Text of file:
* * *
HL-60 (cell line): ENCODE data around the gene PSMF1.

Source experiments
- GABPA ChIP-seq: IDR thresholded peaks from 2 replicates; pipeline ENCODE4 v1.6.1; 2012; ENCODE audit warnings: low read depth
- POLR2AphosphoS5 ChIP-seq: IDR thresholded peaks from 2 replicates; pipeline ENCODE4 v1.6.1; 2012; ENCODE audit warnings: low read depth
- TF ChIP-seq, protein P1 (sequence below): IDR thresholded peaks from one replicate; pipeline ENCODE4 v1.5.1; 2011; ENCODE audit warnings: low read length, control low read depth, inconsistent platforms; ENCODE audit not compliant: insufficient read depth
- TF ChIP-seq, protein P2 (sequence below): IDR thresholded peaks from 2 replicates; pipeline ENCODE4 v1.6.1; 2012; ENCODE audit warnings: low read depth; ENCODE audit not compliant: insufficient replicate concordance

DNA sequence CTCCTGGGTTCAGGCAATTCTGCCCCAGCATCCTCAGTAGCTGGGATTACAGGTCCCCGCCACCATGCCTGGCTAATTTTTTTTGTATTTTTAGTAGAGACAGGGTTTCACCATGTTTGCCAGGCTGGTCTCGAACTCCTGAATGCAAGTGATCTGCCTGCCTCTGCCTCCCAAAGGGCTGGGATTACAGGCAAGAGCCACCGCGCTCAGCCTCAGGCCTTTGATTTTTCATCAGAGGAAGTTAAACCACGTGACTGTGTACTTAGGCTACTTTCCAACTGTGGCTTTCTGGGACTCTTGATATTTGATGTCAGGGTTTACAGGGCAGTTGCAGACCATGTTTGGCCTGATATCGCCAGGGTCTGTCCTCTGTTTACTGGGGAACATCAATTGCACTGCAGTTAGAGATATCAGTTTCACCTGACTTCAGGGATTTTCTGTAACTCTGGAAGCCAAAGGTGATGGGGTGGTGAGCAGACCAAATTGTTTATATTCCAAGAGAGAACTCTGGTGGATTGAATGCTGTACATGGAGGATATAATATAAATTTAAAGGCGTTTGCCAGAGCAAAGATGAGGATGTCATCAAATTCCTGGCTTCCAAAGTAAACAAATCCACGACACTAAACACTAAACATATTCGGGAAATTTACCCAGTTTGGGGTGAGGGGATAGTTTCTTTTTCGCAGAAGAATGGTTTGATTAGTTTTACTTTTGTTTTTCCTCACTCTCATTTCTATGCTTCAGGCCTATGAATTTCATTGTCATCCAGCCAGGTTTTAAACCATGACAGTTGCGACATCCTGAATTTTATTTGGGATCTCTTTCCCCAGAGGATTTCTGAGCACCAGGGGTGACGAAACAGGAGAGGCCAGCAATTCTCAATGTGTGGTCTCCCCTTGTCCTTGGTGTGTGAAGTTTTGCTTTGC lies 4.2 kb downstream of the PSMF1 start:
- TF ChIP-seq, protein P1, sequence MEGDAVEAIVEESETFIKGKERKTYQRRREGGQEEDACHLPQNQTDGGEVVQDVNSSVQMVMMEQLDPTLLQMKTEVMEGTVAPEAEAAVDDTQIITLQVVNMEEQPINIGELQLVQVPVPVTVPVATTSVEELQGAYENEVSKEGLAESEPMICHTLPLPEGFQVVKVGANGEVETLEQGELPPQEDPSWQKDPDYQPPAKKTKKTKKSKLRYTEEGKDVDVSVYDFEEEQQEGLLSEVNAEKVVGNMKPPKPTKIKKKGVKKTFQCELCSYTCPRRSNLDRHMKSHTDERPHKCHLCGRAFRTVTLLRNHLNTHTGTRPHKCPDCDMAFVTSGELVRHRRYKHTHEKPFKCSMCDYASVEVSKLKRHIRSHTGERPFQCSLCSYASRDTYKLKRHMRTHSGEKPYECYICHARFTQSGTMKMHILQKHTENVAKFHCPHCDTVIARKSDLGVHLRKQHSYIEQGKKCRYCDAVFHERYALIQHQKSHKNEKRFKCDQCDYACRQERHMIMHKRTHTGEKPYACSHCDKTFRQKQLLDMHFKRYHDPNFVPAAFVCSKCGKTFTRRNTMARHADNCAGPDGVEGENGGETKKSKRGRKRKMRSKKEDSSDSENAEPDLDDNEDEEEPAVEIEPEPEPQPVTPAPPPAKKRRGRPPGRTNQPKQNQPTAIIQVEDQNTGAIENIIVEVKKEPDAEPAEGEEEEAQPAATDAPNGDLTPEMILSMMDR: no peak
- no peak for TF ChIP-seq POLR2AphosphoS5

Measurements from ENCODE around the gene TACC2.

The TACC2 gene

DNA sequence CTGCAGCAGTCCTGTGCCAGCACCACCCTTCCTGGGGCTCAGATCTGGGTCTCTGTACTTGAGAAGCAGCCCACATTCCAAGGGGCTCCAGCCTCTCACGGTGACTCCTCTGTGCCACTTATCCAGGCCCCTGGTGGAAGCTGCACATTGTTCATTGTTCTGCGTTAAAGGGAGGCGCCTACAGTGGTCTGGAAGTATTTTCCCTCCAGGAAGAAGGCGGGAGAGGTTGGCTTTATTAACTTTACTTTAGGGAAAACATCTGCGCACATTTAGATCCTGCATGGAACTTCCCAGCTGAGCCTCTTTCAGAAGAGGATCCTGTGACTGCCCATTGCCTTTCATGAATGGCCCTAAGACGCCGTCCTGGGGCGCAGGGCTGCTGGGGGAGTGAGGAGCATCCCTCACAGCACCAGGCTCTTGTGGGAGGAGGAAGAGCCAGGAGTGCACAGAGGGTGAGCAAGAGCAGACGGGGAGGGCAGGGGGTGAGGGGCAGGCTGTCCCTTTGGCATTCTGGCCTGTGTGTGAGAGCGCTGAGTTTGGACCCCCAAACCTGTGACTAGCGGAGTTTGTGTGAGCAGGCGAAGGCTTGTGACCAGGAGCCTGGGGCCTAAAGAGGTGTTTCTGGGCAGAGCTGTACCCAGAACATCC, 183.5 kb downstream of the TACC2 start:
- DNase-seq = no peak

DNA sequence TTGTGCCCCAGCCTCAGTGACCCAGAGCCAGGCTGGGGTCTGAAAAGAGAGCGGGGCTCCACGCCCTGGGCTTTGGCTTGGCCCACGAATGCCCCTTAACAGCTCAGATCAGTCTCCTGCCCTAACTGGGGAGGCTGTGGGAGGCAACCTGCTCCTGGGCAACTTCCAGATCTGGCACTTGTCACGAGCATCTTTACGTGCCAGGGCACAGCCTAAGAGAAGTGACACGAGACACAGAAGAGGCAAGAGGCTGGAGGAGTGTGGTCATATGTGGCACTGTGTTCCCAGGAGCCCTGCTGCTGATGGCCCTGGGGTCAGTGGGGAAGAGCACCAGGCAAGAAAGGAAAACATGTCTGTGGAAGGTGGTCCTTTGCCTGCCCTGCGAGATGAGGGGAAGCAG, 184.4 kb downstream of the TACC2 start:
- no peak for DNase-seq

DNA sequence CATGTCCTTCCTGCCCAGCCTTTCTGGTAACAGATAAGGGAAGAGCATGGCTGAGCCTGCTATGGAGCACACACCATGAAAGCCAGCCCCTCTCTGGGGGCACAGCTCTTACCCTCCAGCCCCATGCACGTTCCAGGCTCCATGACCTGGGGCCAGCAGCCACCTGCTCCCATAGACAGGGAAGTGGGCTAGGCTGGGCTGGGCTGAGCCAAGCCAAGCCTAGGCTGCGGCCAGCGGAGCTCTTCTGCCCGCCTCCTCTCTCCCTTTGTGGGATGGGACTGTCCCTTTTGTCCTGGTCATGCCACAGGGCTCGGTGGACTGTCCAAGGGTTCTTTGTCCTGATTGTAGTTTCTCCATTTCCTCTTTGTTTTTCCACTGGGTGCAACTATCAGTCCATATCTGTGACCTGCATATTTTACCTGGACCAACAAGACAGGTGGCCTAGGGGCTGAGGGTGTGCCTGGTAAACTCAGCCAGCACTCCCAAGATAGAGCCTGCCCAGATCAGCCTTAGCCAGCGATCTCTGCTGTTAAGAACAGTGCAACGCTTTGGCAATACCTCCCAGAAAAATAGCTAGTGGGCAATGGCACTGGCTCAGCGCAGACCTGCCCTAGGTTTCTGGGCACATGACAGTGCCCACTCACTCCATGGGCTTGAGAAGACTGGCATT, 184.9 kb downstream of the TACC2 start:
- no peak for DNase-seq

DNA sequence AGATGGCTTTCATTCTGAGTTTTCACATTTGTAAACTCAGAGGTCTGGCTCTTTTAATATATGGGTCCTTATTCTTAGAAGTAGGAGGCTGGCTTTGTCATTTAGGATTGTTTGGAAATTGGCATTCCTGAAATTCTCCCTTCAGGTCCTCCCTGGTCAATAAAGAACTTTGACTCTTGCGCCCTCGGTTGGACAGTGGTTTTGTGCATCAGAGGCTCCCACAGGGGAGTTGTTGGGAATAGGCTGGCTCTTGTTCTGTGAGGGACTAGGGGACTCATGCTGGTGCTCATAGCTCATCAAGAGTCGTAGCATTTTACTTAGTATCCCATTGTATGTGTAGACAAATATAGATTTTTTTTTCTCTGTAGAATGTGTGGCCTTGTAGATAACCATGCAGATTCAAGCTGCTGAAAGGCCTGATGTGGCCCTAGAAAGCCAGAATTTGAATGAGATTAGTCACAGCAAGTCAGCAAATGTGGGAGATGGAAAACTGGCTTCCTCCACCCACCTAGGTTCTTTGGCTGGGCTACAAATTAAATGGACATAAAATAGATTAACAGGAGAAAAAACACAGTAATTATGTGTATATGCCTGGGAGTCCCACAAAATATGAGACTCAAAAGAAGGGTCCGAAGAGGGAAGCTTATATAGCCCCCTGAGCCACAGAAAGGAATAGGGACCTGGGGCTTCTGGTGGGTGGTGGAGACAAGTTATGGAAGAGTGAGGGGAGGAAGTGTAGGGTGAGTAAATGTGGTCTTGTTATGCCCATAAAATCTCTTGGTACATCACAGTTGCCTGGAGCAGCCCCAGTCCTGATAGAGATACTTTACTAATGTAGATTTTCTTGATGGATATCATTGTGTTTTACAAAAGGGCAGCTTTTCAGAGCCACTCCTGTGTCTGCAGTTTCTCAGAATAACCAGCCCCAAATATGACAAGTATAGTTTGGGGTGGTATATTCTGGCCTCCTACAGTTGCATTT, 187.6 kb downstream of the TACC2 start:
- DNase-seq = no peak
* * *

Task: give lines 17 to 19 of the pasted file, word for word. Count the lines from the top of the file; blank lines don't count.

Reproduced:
- no peak for DNase-seq

DNA sequence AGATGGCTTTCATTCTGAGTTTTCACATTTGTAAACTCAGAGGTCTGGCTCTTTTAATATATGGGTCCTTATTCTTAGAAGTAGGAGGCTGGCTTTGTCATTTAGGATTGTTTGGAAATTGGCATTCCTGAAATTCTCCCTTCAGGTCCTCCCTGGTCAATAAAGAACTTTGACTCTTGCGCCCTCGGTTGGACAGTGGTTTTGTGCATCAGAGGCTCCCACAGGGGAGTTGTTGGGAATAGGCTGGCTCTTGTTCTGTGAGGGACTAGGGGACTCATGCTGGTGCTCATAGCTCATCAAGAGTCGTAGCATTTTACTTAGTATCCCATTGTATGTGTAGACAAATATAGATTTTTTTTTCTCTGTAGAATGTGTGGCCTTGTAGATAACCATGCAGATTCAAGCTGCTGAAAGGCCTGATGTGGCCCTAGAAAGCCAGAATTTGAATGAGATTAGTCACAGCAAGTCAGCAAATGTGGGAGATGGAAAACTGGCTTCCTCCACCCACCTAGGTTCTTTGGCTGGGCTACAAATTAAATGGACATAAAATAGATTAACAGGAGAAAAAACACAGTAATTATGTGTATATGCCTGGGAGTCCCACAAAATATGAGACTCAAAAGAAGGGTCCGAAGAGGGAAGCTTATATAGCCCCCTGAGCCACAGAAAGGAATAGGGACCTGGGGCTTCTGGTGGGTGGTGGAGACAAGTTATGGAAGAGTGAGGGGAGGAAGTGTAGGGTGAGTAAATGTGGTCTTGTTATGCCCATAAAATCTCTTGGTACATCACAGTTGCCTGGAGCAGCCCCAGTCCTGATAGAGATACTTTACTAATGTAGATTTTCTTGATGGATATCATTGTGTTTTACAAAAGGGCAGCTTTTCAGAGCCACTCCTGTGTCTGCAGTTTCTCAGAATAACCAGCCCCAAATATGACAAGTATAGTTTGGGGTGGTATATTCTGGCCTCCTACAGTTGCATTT, 187.6 kb downstream of the TACC2 start:
- DNase-seq = no peak